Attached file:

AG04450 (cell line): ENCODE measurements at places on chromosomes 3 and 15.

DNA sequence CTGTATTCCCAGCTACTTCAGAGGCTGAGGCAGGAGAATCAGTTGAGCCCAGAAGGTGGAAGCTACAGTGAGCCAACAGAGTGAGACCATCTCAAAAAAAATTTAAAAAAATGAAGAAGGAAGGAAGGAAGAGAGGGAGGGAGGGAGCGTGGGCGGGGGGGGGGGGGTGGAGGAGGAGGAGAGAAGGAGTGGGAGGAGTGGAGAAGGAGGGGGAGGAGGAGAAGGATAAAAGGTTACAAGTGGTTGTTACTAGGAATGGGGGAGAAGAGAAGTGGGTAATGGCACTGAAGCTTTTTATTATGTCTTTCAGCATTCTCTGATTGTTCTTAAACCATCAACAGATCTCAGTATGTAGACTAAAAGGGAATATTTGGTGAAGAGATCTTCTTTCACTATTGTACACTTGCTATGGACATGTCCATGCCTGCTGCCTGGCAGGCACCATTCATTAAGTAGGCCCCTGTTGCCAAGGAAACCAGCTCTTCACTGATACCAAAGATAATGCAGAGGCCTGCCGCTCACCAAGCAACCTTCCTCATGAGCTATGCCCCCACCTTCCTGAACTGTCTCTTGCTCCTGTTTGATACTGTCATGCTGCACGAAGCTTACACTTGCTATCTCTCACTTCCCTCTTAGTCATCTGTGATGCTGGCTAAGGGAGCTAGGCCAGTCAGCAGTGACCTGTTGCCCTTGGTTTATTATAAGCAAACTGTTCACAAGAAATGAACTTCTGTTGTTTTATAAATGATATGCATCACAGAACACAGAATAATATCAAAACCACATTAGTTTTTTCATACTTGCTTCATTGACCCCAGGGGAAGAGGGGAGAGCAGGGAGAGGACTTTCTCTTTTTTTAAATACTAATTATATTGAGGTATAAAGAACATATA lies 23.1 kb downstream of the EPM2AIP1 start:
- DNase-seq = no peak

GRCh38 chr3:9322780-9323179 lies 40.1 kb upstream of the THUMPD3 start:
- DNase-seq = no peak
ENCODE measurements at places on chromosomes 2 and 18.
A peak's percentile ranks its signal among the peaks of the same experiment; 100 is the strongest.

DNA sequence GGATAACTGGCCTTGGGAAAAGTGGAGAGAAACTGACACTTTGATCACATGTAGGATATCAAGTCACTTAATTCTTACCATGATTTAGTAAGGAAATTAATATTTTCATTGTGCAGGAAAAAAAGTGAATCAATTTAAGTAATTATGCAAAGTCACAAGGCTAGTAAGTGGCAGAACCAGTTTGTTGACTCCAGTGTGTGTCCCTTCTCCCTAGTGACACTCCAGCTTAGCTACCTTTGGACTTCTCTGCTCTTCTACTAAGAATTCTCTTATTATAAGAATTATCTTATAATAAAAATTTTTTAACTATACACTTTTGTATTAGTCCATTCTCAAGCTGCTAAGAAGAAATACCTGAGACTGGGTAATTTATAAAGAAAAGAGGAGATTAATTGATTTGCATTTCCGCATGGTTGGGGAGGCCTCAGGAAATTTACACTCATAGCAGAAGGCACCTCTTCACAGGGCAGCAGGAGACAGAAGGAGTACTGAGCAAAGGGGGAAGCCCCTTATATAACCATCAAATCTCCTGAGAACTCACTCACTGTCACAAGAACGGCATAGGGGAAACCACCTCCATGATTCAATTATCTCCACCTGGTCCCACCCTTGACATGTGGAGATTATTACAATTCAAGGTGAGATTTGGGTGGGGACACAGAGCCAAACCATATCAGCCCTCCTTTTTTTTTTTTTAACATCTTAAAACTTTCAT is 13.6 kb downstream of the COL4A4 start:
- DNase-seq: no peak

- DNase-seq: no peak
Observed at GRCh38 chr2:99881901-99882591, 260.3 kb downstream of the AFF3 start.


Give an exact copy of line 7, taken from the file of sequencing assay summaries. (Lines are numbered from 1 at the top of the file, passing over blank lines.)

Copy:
A peak's percentile ranks its signal among the peaks of the same experiment; 100 is the strongest.